At last week's KEVIN GEEKS OUT ABOUT MONKEYS we shared a popular story of how in the late 1950's DC Comics Editor Julius Schwartz discovered that gorillas-on-covers = SALES. Eventually all the comic editors wanted apes on the cover. But Schwartz didn't want to kill the goose (or gorilla) that laid the golden egg; he said only one gorilla cover each month. Since then, gorillas have been a staple of comic artwork. Below are some of those covers. (Story continues after the jump.)
NOTE: Just before the show began, I was rehearsing with M. Sweeney Lawless, who did this segment with me. Some guy saw the color copies and introduced himself as a DC Comics editor. (weird, right?) We asked, "Is gorillas-on-covers true or an urban myth?" He said "It's true. Gorillas sell." There you have it.
That gorilla has style! I'm rooting for the Mod Gorilla. I also wonder if today's readers think A-Man sounds like a dated, sanitized curse-word.
First off -- I think this gorilla is confusing "conquering the world" with "teaching 9th grade."
Second -- This cover has one element too many. It would be enough if a human robbed a library in a mad attempt at global domination. Do we need the gorilla? Or rather, does the gorilla need the gun? Wouldn't it be enough if a 400-pound talking ape threatened your life? At least here, when the Librarian re-tells her story and the boss says "You gave him the books?!" She can explain, "He had a gun!"
Update: since doing the show last week, I discovered that the above issue of FROM BEYOND THE UNKNOWN is, in fact, a reprint of "The Secret of the Man Ape!" which appeared on the cover of STRANGE ADVENTURES. You'll notice a lot of changes have taken place. For one thing, the price of a comic has doubled. But the re-print is worth the extra dime, what with it's exciting artwork and flashy dialogue. The dopey-looking monkey on Strange Adventures is rather underwhelming, between the "medicated" look on his face and the dry dialogue "You will now put those books inside this valise!" (pretty tame compared to the commanding "Hand over those two books!") It's no wonder the red-head librarian keeps her cool. Also, after Friday's show I'd joked that the above cover manages to squeeze in the image of a library patron (see between the gorillas legs.) This must've been to establish that the story takes place during the library's regular operating hours. My friend Jamie pointed out the man's reaction "shows that we're looking at something surprising." You would never know that from the original Strange Adventures cover.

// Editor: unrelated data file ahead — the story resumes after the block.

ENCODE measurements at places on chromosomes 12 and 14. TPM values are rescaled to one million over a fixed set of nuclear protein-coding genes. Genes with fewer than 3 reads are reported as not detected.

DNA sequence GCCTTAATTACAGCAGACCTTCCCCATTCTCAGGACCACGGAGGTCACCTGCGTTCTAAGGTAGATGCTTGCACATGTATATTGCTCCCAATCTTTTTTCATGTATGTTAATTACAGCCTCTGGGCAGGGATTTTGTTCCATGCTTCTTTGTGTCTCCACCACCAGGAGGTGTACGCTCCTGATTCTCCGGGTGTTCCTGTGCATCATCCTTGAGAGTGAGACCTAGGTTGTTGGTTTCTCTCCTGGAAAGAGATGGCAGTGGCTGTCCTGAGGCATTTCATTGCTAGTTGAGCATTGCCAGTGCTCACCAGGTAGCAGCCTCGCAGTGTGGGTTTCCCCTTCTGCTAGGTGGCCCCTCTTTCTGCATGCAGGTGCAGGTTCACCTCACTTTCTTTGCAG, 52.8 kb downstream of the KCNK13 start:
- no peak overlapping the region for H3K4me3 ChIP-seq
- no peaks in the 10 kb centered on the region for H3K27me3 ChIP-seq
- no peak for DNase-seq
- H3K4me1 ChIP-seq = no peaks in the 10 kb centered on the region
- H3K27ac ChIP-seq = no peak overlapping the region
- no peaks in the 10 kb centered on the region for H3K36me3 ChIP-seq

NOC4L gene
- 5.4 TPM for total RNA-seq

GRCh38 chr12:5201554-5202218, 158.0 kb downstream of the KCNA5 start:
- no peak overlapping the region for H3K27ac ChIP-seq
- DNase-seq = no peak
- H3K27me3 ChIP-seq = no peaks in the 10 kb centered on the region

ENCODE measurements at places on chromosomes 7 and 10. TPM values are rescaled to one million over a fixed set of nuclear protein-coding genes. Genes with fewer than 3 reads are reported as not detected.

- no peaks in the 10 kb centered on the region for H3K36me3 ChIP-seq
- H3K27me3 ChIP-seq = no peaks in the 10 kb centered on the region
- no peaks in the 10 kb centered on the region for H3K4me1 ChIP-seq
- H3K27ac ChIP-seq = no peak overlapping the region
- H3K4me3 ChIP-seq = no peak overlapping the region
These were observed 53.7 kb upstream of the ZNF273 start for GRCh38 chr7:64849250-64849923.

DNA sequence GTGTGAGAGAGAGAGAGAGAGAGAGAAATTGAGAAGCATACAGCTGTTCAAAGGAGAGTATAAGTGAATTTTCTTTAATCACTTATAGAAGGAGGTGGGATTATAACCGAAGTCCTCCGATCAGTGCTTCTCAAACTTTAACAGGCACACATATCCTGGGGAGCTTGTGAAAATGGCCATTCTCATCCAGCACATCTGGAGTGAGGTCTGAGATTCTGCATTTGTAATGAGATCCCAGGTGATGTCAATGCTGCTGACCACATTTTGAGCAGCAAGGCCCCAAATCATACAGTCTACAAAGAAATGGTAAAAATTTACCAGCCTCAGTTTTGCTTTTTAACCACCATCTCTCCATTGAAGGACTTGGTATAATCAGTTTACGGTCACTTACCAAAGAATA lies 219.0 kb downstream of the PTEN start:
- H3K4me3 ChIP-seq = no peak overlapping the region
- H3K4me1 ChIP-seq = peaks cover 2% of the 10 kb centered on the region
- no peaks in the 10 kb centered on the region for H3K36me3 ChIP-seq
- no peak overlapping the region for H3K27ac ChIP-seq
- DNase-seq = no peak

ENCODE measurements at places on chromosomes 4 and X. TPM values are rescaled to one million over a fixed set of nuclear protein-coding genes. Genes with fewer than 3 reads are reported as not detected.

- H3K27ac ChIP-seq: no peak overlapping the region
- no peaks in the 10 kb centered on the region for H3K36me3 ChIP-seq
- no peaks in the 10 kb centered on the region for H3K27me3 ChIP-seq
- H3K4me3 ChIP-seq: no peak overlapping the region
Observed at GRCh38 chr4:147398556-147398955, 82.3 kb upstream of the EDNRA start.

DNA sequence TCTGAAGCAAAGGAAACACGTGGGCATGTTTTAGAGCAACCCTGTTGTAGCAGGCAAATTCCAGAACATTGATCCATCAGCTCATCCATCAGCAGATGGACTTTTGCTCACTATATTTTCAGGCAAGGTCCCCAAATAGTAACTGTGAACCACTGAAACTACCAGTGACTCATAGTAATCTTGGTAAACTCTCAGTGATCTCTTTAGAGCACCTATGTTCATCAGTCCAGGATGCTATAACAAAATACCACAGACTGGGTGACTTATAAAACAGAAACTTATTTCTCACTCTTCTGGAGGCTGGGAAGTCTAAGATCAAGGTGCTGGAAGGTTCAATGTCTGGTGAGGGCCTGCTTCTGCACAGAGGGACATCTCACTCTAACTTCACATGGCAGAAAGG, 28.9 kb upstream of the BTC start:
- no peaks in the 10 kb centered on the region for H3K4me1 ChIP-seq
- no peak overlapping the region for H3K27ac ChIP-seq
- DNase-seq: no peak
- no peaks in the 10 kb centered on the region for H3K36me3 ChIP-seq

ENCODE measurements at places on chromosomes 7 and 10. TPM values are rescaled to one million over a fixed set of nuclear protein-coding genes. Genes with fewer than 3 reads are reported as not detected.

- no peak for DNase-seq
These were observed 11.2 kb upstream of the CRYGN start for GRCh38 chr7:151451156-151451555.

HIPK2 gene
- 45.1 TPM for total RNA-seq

It is my sincere wish that there's a third re-imagining of this cover, so that I can commission an artist to paint a cover where a gorilla goes into a comic book store and demands all three issues, in order to rule the world.
One of the best things about seeing these old covers is wondering what the hell is going on in the story. Typically, the plotlines are never as outrageous as we imagine. But "The Secret of the Man-Ape!" is still pretty nutso. (If you are ready to have your imagination staggered, you can read this synopsis, complete with wise-ass commentary.)
These two Strange Adventure covers are somewhat similar, no? Nothing succeeds like success.
Meg observed that in the bottom story, the guy's obviously had his chest waxed -- perhaps by the ungentle hands of the gorilla nurse.
Meg says, "Green Gorilla" is 50's slang for absinthe.
Meg says the whole story is right there on the cover. Save your 12-cents.
I say, this 1962 Gorilla-Man story looks a lot like the 1942 Bela Lugosi movie The Ape Man.
A classic example of the Gorilla as Genius. This cover also reminds us of when the "National Science Academy Awards" really meant something. Back in the old days, before they were ruined by guys plagurising from monkeys.
Know who woulda loved this cover? Hitler. (His favorite movie was King Kong.)
It's a classic example of gorilla as mega-brute.
I'm amazed this cover hasn't been optioned as a Rob Zombie movie.
Pay close attention to the way the gorilla is forcing its big, hairy digit into Jimmy Olsen's tiny ring-hole. This is called "foreshadowing."
Meg says "Superman is King of Mardis Gras"!
Finally, the Godfather of Gorillas on covers: Gorilla Grodd...